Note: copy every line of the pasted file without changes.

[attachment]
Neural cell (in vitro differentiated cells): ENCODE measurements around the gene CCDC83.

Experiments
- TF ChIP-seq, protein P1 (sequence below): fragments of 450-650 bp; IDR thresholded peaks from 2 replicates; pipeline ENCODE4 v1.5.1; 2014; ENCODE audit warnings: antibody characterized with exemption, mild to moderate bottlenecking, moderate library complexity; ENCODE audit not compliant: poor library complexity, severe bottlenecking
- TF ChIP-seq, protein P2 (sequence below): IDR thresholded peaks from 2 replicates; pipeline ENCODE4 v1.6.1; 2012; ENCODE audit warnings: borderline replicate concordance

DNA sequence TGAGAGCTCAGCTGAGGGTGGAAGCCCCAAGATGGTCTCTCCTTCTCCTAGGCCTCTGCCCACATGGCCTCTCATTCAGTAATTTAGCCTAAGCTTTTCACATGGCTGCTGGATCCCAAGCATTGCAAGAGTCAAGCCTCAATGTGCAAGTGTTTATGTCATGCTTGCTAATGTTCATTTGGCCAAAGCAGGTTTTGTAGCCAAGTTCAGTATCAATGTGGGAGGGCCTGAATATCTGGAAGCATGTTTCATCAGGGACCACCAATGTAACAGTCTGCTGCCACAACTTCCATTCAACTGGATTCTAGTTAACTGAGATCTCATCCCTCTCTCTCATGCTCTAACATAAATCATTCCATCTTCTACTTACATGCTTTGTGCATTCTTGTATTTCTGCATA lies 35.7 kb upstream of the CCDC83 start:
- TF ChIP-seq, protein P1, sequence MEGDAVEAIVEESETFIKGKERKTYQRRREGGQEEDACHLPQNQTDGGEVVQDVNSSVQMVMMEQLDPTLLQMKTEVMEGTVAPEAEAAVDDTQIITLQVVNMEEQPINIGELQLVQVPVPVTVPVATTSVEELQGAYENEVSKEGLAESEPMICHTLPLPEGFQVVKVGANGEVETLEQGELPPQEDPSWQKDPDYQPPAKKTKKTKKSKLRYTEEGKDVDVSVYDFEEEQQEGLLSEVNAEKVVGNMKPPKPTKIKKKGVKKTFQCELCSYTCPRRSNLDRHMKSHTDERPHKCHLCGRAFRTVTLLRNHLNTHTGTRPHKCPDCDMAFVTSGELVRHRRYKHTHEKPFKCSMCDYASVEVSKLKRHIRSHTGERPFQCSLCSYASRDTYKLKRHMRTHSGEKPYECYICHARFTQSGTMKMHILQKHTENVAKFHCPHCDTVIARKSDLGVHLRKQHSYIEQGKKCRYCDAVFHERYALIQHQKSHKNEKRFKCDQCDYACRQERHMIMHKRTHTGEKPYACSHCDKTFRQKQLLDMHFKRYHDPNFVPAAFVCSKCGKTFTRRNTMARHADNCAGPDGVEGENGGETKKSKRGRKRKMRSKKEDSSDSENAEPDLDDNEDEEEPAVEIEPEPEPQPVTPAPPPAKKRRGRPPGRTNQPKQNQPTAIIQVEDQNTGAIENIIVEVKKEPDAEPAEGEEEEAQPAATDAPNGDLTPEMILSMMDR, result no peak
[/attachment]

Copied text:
Neural cell (in vitro differentiated cells): ENCODE measurements around the gene CCDC83.

Experiments
- TF ChIP-seq, protein P1 (sequence below): fragments of 450-650 bp; IDR thresholded peaks from 2 replicates; pipeline ENCODE4 v1.5.1; 2014; ENCODE audit warnings: antibody characterized with exemption, mild to moderate bottlenecking, moderate library complexity; ENCODE audit not compliant: poor library complexity, severe bottlenecking
- TF ChIP-seq, protein P2 (sequence below): IDR thresholded peaks from 2 replicates; pipeline ENCODE4 v1.6.1; 2012; ENCODE audit warnings: borderline replicate concordance

DNA sequence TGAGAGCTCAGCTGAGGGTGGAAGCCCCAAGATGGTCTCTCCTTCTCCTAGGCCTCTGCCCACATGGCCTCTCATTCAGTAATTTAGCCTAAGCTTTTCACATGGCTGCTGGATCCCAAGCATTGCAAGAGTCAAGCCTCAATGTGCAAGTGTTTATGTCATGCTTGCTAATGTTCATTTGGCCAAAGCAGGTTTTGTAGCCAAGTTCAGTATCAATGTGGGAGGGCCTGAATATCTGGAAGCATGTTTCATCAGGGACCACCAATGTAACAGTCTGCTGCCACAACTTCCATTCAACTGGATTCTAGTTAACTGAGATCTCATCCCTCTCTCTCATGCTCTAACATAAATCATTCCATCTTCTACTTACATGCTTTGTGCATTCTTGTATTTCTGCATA lies 35.7 kb upstream of the CCDC83 start:
- TF ChIP-seq, protein P1, sequence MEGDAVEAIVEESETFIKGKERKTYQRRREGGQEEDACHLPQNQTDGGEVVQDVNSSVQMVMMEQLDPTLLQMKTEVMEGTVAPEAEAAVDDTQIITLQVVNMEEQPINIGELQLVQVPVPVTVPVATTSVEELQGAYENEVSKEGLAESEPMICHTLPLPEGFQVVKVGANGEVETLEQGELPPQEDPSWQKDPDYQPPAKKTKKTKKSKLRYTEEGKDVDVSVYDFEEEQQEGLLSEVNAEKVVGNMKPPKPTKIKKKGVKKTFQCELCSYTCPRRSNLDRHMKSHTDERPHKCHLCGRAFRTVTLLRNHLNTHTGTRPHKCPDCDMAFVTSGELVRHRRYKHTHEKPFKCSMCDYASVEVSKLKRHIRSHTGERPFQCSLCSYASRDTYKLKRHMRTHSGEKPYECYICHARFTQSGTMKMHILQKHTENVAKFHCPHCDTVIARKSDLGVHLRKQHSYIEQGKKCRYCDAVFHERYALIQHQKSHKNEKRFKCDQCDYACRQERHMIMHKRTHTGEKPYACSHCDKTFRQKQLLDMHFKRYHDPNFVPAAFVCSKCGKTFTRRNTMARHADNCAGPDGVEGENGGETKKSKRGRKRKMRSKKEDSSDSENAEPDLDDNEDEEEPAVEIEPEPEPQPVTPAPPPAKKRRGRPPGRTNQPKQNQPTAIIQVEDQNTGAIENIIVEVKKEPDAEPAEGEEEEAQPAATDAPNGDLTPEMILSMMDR, result no peak